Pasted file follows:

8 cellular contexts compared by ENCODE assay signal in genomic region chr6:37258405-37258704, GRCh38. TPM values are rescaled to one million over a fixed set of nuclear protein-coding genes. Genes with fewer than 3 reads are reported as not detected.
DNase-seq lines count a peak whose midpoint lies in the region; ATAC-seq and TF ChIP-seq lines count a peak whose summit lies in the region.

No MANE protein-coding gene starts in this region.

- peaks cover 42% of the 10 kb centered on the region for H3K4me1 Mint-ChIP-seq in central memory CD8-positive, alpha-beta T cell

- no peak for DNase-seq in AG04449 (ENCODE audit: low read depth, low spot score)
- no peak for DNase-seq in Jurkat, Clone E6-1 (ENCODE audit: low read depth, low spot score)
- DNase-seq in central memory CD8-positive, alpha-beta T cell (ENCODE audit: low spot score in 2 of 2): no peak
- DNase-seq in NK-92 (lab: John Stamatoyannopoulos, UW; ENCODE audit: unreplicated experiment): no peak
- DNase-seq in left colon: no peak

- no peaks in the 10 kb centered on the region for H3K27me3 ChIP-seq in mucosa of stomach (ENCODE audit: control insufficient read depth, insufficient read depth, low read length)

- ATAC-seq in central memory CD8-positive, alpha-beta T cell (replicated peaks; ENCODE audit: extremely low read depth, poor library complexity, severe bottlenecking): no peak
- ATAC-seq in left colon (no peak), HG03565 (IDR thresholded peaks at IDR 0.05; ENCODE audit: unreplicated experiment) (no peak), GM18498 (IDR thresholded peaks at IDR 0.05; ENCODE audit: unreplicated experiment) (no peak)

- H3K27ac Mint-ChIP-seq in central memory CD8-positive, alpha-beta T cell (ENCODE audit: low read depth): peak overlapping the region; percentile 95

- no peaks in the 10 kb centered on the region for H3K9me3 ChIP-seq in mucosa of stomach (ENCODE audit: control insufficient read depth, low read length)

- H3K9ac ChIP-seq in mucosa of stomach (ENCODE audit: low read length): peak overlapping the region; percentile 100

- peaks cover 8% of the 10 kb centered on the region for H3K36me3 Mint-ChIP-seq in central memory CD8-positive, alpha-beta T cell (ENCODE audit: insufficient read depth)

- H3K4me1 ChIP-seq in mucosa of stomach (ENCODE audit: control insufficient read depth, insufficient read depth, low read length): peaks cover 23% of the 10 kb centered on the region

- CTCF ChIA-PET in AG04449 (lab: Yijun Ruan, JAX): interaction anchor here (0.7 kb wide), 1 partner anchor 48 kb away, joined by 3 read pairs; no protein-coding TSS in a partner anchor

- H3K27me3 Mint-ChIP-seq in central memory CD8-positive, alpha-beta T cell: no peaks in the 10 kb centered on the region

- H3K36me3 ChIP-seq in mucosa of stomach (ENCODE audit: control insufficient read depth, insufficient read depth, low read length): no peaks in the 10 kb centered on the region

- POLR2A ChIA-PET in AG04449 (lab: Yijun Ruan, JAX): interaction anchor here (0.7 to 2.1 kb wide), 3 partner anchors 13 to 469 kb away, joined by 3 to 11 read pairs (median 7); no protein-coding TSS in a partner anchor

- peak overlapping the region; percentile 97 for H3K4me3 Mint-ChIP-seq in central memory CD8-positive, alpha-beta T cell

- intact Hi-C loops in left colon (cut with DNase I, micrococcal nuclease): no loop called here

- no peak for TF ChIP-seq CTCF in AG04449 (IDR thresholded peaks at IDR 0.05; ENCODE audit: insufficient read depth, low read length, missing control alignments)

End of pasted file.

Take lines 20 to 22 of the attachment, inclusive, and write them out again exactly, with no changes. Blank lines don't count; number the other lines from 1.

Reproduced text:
- H3K36me3 ChIP-seq in mucosa of stomach (ENCODE audit: control insufficient read depth, insufficient read depth, low read length): no peaks in the 10 kb centered on the region

- POLR2A ChIA-PET in AG04449 (lab: Yijun Ruan, JAX): interaction anchor here (0.7 to 2.1 kb wide), 3 partner anchors 13 to 469 kb away, joined by 3 to 11 read pairs (median 7); no protein-coding TSS in a partner anchor

- peak overlapping the region; percentile 97 for H3K4me3 Mint-ChIP-seq in central memory CD8-positive, alpha-beta T cell